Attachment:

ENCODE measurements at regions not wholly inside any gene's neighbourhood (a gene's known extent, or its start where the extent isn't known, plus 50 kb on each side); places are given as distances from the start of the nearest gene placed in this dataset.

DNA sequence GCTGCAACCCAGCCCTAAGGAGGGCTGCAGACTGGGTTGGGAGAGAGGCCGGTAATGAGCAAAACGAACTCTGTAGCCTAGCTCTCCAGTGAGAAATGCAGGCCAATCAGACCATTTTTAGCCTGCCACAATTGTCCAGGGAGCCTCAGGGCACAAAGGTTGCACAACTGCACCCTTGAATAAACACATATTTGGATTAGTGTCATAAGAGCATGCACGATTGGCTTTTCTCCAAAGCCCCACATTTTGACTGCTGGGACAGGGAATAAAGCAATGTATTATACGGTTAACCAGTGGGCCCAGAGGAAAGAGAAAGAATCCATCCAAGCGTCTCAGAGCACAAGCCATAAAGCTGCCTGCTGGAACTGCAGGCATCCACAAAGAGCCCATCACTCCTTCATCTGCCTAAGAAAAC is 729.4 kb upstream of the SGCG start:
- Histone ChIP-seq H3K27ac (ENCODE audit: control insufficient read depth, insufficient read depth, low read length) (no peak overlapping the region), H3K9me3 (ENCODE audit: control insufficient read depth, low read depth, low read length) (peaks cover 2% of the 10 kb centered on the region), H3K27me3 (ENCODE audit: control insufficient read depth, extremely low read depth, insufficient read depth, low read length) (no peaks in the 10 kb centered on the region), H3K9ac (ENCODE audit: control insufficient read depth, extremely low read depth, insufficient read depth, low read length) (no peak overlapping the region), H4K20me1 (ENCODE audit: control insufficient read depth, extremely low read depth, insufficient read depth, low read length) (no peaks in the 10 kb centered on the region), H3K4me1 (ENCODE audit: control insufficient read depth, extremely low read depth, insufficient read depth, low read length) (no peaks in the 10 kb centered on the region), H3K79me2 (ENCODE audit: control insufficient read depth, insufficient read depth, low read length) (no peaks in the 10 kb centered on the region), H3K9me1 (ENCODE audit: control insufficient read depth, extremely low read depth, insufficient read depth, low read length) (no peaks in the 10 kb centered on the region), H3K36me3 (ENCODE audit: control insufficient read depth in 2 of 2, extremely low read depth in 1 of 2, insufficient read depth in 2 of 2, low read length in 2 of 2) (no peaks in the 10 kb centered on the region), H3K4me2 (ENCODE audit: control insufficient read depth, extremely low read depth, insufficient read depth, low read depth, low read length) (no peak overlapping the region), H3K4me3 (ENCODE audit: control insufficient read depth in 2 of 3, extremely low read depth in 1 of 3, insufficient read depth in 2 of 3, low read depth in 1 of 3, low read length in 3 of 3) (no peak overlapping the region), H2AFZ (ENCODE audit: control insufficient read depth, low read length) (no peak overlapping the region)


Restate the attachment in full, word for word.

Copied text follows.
ENCODE measurements at regions not wholly inside any gene's neighbourhood (a gene's known extent, or its start where the extent isn't known, plus 50 kb on each side); places are given as distances from the start of the nearest gene placed in this dataset.

DNA sequence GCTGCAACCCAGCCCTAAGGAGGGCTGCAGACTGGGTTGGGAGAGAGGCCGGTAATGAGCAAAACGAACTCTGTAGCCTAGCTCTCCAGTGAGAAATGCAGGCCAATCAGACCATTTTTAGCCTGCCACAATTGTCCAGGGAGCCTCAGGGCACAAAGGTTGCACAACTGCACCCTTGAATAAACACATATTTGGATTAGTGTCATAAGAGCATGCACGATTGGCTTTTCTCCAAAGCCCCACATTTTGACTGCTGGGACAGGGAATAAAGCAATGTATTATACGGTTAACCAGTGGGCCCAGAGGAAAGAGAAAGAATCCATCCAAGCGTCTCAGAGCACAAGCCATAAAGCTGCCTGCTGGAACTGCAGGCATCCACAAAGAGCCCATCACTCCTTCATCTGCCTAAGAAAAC is 729.4 kb upstream of the SGCG start:
- Histone ChIP-seq H3K27ac (ENCODE audit: control insufficient read depth, insufficient read depth, low read length) (no peak overlapping the region), H3K9me3 (ENCODE audit: control insufficient read depth, low read depth, low read length) (peaks cover 2% of the 10 kb centered on the region), H3K27me3 (ENCODE audit: control insufficient read depth, extremely low read depth, insufficient read depth, low read length) (no peaks in the 10 kb centered on the region), H3K9ac (ENCODE audit: control insufficient read depth, extremely low read depth, insufficient read depth, low read length) (no peak overlapping the region), H4K20me1 (ENCODE audit: control insufficient read depth, extremely low read depth, insufficient read depth, low read length) (no peaks in the 10 kb centered on the region), H3K4me1 (ENCODE audit: control insufficient read depth, extremely low read depth, insufficient read depth, low read length) (no peaks in the 10 kb centered on the region), H3K79me2 (ENCODE audit: control insufficient read depth, insufficient read depth, low read length) (no peaks in the 10 kb centered on the region), H3K9me1 (ENCODE audit: control insufficient read depth, extremely low read depth, insufficient read depth, low read length) (no peaks in the 10 kb centered on the region), H3K36me3 (ENCODE audit: control insufficient read depth in 2 of 2, extremely low read depth in 1 of 2, insufficient read depth in 2 of 2, low read length in 2 of 2) (no peaks in the 10 kb centered on the region), H3K4me2 (ENCODE audit: control insufficient read depth, extremely low read depth, insufficient read depth, low read depth, low read length) (no peak overlapping the region), H3K4me3 (ENCODE audit: control insufficient read depth in 2 of 3, extremely low read depth in 1 of 3, insufficient read depth in 2 of 3, low read depth in 1 of 3, low read length in 3 of 3) (no peak overlapping the region), H2AFZ (ENCODE audit: control insufficient read depth, low read length) (no peak overlapping the region)